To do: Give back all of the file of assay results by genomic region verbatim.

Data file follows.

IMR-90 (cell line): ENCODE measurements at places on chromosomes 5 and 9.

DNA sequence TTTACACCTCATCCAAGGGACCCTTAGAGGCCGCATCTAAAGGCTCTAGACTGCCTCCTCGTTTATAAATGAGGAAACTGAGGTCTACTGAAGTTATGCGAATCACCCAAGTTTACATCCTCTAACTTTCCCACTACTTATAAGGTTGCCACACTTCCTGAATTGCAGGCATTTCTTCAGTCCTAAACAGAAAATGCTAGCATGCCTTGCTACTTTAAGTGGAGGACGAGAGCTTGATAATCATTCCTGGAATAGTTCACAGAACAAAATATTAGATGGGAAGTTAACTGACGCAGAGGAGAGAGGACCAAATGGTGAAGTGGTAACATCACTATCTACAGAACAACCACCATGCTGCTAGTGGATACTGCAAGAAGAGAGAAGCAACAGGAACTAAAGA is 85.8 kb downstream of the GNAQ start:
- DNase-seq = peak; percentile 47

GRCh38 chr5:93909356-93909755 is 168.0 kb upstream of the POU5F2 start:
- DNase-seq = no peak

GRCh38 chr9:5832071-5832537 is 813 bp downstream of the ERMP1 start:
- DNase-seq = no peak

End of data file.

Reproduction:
IMR-90 (cell line): ENCODE measurements at places on chromosomes 5 and 9.

DNA sequence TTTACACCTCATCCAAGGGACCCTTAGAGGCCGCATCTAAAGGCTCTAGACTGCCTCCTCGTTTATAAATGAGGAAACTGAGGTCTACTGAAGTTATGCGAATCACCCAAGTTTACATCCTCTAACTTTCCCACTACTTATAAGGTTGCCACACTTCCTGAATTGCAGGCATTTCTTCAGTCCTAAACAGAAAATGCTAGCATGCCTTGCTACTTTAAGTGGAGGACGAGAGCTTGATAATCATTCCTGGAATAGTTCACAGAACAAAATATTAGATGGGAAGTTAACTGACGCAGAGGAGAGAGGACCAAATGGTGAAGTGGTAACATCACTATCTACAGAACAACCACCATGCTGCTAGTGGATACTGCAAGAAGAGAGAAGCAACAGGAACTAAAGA is 85.8 kb downstream of the GNAQ start:
- DNase-seq = peak; percentile 47

GRCh38 chr5:93909356-93909755 is 168.0 kb upstream of the POU5F2 start:
- DNase-seq = no peak

GRCh38 chr9:5832071-5832537 is 813 bp downstream of the ERMP1 start:
- DNase-seq = no peak